Bumbling Boris too flaky for blue-blooded Tories

Posted By: July 05, 2016

Tom Kelly .Irish News (Belfast). Monday, JUly 4, 2016

‘O villain, villain, smiling, damned villain’ said poor old Hamlet but so too could Boris Johnson have echoed those words when his life’s ambition came crashing to the ground last Thursday.

Michael Gove, his erstwhile friend and fellow Brexiter, delivered the fatal blow of cold steel right between the ample shoulders of Boris.

Johnson rates as one of the most disingenuous politicians ever to have graced Westminster. It’s an accolade he wears easily as what he says one day he conveniently forgets the next. His record as mayor of London was lamentable not least because the man is lazy. At one stage he was reported to have had five or six deputy mayors. Gove’s late recognition of the limitations of Johnson’s abilities were perfectly timed to fit the end of the referendum.

Johnson brought much needed stardust to the Leave campaign which was mostly led by cranks, crazies and curmudgeonly old has-beens. Johnson brought in the crowds like the ring master in a Barnum and Bailey circus. He was the Brexiter snake oil salesman who wooed the blue rinsed grannies, the Sunderland welders and jellied eel fishmongers of the east end into the Leave camp. And to his credit the media obliged travelling the length and breadth of the country hanging on his every well-crafted soundbite. The public loved him as he was more celebrity than statesman.

In the smoky corridors of Westminster and amongst the grey suits of the Pall Mall set  those very attributes that made him loveable to the public made him a liability for the job of prime minister. Bumbling Boris was too flaky for the blue bloods who control the Tory party and for the media moguls of the Murdoch empire. That Michael Gove did for him has some cruel irony for it’s the same Michael Gove who also did for David Cameron.

Mrs Gove’s leaked email had all the hallmarks of a 21st century Lady Macbeth. Gove and others were happy enough to piggy back the razzmatazz of Boris during the referendum but were also only too happy to drive a stake through his ambitions with the zeal of a vampire slayer. Churchill was right when he said the enemy were those behind your back in your own party, the folk on the opposite side were merely the Opposition. Gove may now find that having unceremoniously shafted two friends that other Tories will be wary of him. A Gove-led cabinet would have all the collegiality of the court of Richard III.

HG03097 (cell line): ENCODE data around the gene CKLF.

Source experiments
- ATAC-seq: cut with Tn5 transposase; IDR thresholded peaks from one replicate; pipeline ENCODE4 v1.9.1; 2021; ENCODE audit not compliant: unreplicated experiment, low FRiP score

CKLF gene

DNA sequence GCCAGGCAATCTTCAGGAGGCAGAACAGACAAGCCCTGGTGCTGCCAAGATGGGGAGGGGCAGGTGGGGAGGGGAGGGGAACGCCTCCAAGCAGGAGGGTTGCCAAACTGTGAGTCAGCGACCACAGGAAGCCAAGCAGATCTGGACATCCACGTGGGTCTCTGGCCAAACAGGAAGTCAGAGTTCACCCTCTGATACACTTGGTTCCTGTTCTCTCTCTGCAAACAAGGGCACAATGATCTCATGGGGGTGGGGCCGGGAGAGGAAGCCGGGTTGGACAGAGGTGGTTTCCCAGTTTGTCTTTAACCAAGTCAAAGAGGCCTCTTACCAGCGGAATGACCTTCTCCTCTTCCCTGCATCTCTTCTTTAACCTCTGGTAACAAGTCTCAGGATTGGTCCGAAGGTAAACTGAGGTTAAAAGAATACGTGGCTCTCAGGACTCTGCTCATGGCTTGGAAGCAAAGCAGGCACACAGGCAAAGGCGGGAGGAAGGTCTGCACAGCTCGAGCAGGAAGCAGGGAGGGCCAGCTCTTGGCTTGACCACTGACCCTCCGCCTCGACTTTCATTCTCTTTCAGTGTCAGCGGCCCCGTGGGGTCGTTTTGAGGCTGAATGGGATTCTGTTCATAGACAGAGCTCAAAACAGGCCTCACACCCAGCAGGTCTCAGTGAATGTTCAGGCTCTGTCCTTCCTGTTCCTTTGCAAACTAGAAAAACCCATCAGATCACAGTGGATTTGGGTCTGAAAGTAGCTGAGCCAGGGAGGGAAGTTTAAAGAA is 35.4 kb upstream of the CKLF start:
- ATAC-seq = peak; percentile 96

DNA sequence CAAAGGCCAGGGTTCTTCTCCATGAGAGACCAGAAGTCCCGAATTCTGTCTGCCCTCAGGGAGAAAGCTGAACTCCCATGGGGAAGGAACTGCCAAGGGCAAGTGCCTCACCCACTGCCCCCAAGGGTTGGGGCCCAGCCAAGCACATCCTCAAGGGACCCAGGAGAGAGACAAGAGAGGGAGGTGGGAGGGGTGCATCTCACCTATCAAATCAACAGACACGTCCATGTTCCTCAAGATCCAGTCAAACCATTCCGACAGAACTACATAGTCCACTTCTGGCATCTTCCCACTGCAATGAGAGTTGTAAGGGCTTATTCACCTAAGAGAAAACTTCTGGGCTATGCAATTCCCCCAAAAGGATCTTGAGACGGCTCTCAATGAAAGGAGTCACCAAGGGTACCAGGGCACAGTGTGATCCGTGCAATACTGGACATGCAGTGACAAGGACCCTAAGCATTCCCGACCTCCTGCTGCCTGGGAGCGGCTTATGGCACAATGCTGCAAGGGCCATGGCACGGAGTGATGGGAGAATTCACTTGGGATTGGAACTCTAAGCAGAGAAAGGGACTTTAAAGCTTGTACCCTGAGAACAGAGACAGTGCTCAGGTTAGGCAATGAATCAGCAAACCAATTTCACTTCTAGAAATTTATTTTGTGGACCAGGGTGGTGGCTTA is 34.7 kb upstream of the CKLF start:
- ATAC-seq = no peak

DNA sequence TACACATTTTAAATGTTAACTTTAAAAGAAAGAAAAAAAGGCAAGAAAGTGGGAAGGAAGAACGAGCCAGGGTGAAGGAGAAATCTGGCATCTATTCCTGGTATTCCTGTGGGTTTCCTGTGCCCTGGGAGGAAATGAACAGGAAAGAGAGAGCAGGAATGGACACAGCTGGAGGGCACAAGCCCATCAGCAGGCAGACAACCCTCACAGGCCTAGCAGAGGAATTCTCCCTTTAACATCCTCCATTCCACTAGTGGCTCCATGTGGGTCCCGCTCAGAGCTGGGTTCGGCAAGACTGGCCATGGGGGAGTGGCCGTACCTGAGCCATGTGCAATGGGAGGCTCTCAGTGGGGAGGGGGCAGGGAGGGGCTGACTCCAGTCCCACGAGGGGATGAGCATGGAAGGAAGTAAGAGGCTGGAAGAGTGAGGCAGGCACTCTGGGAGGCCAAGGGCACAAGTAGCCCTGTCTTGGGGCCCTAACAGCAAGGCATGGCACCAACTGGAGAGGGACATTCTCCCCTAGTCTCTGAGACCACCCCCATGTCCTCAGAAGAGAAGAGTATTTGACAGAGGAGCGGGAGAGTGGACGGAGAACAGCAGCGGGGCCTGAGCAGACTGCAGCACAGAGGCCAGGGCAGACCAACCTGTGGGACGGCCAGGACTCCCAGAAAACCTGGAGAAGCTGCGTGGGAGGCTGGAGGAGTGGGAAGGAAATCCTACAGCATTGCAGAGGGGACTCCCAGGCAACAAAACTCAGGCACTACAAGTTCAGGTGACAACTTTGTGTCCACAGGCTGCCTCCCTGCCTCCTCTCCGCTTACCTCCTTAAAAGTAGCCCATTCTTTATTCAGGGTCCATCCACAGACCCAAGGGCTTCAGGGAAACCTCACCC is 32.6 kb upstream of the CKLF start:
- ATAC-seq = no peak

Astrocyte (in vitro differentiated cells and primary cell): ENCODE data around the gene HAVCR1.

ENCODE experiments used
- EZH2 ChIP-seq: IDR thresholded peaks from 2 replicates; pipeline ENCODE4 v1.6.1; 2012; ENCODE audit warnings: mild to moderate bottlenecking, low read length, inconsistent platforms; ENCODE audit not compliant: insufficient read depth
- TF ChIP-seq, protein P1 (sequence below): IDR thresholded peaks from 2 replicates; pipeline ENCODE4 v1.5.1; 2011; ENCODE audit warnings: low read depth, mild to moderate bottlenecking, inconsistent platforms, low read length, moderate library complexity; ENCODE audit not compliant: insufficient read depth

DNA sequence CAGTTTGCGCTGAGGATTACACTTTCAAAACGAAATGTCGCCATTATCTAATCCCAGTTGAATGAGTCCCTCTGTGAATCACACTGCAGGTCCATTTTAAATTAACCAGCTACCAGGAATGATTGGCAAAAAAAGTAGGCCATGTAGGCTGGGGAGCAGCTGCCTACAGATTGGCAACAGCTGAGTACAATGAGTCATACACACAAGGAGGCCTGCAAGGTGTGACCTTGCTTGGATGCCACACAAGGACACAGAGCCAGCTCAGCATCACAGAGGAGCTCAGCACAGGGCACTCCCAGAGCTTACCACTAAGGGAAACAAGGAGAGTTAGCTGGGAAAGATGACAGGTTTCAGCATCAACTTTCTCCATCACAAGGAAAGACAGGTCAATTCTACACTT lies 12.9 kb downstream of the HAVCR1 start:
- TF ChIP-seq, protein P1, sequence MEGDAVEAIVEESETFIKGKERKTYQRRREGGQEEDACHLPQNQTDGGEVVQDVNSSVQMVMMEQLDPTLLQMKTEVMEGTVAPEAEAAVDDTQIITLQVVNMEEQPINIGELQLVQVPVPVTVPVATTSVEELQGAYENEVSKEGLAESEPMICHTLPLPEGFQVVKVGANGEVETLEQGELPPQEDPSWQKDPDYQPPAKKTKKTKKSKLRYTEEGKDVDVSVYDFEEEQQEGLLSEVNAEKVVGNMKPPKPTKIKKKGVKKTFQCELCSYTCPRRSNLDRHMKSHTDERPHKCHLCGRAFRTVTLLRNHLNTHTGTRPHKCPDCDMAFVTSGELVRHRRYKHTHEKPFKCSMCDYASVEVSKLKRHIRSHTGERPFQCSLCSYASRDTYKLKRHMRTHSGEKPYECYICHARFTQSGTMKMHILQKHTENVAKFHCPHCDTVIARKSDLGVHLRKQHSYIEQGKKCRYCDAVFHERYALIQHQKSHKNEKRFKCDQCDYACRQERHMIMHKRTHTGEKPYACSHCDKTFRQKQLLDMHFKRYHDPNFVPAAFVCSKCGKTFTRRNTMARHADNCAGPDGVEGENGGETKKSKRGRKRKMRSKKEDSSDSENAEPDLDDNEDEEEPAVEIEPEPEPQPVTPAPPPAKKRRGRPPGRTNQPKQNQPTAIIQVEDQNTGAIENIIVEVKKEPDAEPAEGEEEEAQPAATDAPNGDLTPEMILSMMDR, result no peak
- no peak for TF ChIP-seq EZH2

Theresa May, unexciting, plain-speaking and efficient, is just the type of preparatory school headmistress the Tory party needs right now after the splits caused by the referendum. Gove’s throne is likely to be on the naughty step.

On the other side of the House of Commons things look equally chaotic.

Corbyn, the hapless leader of the Labour Party, is not master of his own house or garden it seems. How could he be? He was the pawn moved and used by darker forces within the Labour movement and others outside the Labour party. It was a similar irrationality which drove people towards Brexit that drove some grassroots members, militant lefties and political day dreamers to propel Corbyn into the Labour leadership – that and a ridiculous decision to give away control of the party for the price of a fish supper! Brexiters and Corbynistas also share the unnerving similarity of once having achieved their primary objective they had absolutely no idea what to do next.

Labour’s dilemma is that they have no mechanism to get rid of Corbyn and his toxic sidekick John McDonnell. The parliamentary Labour party represent millions of voters many of whom will run a mile from Corbyn’s party. But the membership of Labour – like the membership of the Tory party – is no longer reflective of wider public opinion.

A second problem for Labour is that there doesn’t seem to be an obvious alternative to lead the party. The most obvious – Alan Johnson and Hilary Benn – don’t seem to be biting. Angela Eagle is definitely a stalking horse candidate, but for whom? Andy Burnham may be biding his time but he never demonstrates the kind of hunger or ruthlessness that Gove shows. Tom Watson may have to step up to the plate and take Corbyn on but even Watson does not seem to have that special ‘humph’ needed for leadership.

But post Corbyn and the divisiveness of the referendum, Labour may need to settle down just like the Tories.